USIP's Science, Technology & Peacebuilding Roundup

United States Institute of Peace


Center of Innovation: Science, Technology and Peacebuilding

Weekly News Roundup, September 22 - 28, 2011

Table of Contents

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GPS Humanitarianism
Today in Somalia, high-intensity violence limits the ability of U.N. and international NGO workers to move around the country safely. Enter Skype and GPS, which have become critical tools for advancing humanitarian and development programs. Yet while technology ensures the safety of U.N. foreign national staff and allows aid to reach more people in need, it complicates the relationship between international workers and the locals contracted by these organizations to carry out fieldwork in war zones.
See the full article (Slate, Bridget Guarasci, 9/28/11)
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IPhone App Pilots Drone Aircraft from 3,000 Miles Away
Military mobile apps may one day help soldiers wage war on the battlefield. Engineers and researchers at Boeing Co. and the Massachusetts Institute of Technology have developed an iPhone application to fly a miniature drone aircraft from some 3,000 miles away.
See the full article (Los Angeles Times, W.J. Hennigan, 9/27/11)
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Spy Agency to Use Data Mining to Spot Emerging Technologies
Director of National Intelligence James Clapper's office is launching a new research project aimed at spotting important emerging technologies before they reach their tipping point. The agency's idea is to get in on the ground floor of important new technologies to maintain an intelligence advantage over adversaries, according to a press release Tuesday.
See the full article (Nextgov, Joseph Marks, 9/27/11)
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Security Expert: U.S. 'Leading Force' Behind Stuxnet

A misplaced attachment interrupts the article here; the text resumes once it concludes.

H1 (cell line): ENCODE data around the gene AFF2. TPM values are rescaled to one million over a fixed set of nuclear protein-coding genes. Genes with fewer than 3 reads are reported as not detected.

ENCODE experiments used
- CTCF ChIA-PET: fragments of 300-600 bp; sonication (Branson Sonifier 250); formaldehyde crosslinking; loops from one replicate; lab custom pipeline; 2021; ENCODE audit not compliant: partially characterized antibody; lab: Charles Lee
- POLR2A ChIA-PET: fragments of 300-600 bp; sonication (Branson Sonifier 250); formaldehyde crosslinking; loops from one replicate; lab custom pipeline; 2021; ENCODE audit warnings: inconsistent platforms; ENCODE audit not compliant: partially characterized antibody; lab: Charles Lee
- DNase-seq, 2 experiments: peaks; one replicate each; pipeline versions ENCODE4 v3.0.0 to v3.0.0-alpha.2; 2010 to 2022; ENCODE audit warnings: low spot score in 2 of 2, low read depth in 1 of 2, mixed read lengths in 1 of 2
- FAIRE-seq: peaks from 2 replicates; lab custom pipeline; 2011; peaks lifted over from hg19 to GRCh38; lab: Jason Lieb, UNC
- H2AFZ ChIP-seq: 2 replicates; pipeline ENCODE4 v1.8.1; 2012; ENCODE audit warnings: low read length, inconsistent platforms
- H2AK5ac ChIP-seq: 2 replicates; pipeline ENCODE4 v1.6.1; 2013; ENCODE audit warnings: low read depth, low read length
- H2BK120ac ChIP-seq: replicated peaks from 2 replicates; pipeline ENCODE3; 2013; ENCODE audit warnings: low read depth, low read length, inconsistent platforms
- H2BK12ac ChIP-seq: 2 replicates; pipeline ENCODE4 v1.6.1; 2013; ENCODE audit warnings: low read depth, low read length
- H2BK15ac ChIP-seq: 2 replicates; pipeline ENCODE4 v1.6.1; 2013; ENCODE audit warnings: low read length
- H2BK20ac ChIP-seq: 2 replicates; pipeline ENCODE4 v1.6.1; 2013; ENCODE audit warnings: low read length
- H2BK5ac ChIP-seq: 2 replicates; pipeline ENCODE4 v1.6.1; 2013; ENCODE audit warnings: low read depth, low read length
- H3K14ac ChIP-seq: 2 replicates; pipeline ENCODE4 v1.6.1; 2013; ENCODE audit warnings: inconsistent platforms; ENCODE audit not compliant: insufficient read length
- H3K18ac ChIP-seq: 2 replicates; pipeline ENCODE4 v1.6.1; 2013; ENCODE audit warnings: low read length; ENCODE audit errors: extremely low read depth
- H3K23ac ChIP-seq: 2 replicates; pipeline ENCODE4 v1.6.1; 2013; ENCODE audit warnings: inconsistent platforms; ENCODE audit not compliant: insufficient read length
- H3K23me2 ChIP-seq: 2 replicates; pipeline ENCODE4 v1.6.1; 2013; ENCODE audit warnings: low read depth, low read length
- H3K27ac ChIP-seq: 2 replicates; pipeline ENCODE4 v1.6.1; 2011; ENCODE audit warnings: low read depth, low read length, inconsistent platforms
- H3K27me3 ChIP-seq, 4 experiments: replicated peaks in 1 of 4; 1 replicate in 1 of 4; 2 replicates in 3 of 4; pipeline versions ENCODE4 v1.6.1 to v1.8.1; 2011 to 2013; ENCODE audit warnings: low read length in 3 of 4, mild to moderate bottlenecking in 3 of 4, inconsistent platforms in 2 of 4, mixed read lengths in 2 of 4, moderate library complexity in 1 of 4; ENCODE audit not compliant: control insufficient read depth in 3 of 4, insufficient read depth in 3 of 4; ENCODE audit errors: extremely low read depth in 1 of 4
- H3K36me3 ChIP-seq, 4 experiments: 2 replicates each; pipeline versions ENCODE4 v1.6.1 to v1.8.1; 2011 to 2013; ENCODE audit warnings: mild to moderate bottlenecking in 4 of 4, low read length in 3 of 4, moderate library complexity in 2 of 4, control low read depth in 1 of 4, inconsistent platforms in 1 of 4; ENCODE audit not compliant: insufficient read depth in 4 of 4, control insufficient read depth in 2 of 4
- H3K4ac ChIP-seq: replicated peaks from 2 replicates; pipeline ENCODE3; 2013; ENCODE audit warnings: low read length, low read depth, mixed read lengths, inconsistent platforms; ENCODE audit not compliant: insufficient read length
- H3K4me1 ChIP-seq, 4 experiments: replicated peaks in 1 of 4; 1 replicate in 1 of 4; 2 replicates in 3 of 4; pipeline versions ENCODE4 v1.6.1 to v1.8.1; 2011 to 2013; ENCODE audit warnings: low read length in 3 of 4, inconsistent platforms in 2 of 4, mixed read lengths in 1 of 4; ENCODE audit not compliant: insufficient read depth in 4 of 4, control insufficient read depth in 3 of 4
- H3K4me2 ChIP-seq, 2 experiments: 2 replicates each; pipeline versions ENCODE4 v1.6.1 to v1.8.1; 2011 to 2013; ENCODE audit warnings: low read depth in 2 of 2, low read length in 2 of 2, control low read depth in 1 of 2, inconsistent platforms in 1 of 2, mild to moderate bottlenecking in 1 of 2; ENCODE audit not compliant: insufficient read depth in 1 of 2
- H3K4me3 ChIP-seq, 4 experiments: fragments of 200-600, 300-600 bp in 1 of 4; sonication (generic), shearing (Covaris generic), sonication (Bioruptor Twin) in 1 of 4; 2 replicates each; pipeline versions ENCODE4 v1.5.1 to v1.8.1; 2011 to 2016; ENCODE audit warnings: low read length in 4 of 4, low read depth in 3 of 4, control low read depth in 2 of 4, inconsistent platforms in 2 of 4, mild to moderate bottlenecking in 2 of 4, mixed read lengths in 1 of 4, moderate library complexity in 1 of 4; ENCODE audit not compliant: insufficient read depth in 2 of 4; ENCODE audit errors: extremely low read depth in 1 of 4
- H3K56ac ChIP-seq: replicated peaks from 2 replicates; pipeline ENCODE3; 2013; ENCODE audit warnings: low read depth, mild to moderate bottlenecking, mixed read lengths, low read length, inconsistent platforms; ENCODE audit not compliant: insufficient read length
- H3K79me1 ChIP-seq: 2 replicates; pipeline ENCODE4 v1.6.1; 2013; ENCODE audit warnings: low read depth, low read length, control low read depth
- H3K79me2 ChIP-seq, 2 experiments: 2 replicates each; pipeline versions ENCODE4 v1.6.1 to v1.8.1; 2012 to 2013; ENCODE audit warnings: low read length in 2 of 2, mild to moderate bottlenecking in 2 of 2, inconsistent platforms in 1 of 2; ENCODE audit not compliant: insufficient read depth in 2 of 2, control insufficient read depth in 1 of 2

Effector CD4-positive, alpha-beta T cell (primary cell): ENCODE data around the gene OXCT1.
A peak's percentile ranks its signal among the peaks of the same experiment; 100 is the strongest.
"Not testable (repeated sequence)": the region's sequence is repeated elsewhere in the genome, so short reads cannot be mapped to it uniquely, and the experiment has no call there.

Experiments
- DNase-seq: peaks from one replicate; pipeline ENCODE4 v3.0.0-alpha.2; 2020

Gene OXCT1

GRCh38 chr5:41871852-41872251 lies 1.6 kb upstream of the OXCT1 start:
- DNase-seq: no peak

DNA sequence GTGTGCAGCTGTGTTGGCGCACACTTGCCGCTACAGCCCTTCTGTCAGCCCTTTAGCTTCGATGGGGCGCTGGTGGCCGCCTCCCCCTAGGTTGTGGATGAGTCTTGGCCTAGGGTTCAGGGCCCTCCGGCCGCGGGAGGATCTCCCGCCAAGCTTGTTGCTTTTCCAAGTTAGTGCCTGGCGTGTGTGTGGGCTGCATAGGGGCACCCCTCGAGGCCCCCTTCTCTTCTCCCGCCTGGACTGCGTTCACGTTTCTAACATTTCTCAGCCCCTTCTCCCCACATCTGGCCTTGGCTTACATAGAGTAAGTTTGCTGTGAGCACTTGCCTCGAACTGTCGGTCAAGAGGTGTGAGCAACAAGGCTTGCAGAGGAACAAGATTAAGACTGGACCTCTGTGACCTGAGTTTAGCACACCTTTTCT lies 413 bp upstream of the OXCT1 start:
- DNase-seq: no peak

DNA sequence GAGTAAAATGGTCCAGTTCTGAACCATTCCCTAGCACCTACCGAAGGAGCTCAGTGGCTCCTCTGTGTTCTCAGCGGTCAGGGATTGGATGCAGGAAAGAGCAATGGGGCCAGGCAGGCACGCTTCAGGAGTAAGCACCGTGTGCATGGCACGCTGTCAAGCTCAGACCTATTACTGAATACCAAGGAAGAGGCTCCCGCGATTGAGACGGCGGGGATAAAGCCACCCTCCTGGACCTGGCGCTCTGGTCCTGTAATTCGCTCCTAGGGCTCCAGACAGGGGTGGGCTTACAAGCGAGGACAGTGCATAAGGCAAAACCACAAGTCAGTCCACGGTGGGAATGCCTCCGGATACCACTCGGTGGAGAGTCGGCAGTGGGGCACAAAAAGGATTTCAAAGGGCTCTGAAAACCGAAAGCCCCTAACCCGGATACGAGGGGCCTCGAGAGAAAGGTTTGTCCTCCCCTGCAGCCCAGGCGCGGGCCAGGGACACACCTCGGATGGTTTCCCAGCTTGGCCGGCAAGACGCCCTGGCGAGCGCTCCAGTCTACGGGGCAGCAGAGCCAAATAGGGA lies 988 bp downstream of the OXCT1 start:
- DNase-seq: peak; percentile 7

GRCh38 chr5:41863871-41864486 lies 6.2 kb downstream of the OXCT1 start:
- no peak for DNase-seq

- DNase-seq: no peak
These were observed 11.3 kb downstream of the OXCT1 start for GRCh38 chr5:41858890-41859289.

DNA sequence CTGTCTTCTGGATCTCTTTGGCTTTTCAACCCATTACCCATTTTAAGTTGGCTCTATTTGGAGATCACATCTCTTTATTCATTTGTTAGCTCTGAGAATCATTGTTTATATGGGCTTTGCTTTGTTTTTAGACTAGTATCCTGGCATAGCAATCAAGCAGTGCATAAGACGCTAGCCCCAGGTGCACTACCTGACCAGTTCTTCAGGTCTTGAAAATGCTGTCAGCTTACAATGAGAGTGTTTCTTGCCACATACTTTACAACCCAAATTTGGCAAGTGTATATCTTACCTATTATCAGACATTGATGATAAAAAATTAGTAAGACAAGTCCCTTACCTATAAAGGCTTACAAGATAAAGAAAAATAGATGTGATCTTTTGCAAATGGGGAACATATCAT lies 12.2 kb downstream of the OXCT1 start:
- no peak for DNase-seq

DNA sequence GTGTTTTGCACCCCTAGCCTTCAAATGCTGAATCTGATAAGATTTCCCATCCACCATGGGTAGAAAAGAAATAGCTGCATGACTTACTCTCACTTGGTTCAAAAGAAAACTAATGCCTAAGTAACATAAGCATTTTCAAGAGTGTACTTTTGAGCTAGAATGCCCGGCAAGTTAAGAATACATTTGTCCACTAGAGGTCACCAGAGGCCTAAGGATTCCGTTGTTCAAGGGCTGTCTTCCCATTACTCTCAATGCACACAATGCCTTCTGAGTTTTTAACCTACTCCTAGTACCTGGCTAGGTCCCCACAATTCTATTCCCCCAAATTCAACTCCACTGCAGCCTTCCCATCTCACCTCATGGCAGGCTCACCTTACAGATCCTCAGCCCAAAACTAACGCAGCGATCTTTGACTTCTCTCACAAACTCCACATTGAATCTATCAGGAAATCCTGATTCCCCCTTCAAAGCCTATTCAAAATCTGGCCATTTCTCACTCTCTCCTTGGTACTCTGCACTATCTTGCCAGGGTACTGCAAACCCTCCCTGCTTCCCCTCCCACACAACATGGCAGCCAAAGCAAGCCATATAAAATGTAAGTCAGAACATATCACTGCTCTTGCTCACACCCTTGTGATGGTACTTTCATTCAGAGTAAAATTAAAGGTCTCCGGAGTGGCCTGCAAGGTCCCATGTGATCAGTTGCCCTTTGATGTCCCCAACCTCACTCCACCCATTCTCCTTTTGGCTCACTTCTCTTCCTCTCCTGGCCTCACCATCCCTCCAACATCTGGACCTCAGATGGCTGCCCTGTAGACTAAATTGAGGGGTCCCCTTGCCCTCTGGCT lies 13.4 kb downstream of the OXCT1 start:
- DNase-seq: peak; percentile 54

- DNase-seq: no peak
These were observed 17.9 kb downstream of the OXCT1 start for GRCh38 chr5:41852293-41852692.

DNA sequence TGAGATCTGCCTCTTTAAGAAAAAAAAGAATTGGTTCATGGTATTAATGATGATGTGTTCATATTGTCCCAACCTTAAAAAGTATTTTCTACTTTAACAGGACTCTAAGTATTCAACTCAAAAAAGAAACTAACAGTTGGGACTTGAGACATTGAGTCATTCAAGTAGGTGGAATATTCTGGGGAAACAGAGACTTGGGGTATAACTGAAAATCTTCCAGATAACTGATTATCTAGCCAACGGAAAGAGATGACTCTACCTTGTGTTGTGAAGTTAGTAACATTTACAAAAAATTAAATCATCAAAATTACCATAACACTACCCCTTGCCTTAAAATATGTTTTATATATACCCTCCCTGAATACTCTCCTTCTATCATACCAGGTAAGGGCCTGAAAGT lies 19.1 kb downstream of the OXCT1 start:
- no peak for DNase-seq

One year ago, German cyber security expert Ralph Langner announced he had found a computer worm designed to sabotage a nuclear facility in Iran. It's called Stuxnet, and it was the most sophisticated worm Langner had ever seen. He says he couldn't imagine who could have created the worm, and the level of expertise seemed almost alien. "Thinking about it for another minute, if it's not aliens, it's got to be the United States," he says.
See the full article (NPR, Tom Gjelten, 9/26/11)
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Study: Power Without Status can Lead to Rudeness, Even Abuse
A new study by three universities shows that people holding positions of power with low status tend to demean others, one of the authors said. The research sheds light on why clerks can seem rude or even why the Abu Ghraib guards humiliated and tortured their prisoners, the researcher said. In an article to be published in the Journal of Experimental Social Psychology, researchers studied the relationship between the status and the power of a job, said Nathanael Fast, assistant professor at the University of Southern California's Marshall School of Business.
See the full article (CNN, Michael Martinez, 9/25/11)
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Taking iPads into Battle
Phones and other smart devices are being tested across all branches of the military. Seeing an opportunity, software firms and defense contractors are developing apps that will enable soldiers to pass along intelligence, view reconnaissance images or even pilot small drones by remote control.
See the full article (Los Angeles Times, W.J. Hennigan, 9/25/11)
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Russia 'Believes US, Israel Behind Iran Worm Attack'
Russia believes Israel and the United States were responsible for unleashing the malicious Stuxnet computer worm on Iran's nuclear programme last year, a top official said on Friday. "We are seeing attempts of cyberspace being used by some states to act against others -- of it being used for political-military purposes," said the Foreign Ministry's Emerging Challenges and Threats Department chief Ilya Rogachyov.
See the full article (AFP, 9/23/11)
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New Video Game Focusing on War Correspondents
A group of software developers from Brisbane are creating a computer game in which the players are war correspondents reporting from a conflict zone. The game's creators say it's a realistic portrayal of life as a war correspondent, although with many of the more mundane details taken out. But not everyone's impressed.
See the full article (ABC, Timothy McDonald, 9/23/11)
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Russian Spy Agency Targeting Western Diplomats
Russia's spy agency is waging a massive undercover campaign of harassment against British and American diplomats, as well as other targets, using deniable "psychological" techniques developed by the KGB, a new book reveals. The Federal Security Service (FSB) operation involves breaking into the private homes of western diplomats - a method the US state department describes as "home intrusions". Typically the agents move around personal items, open windows and set alarms in an attempt to demoralise and intimidate their targets.
See the full article (Guardian, 9/23/11)
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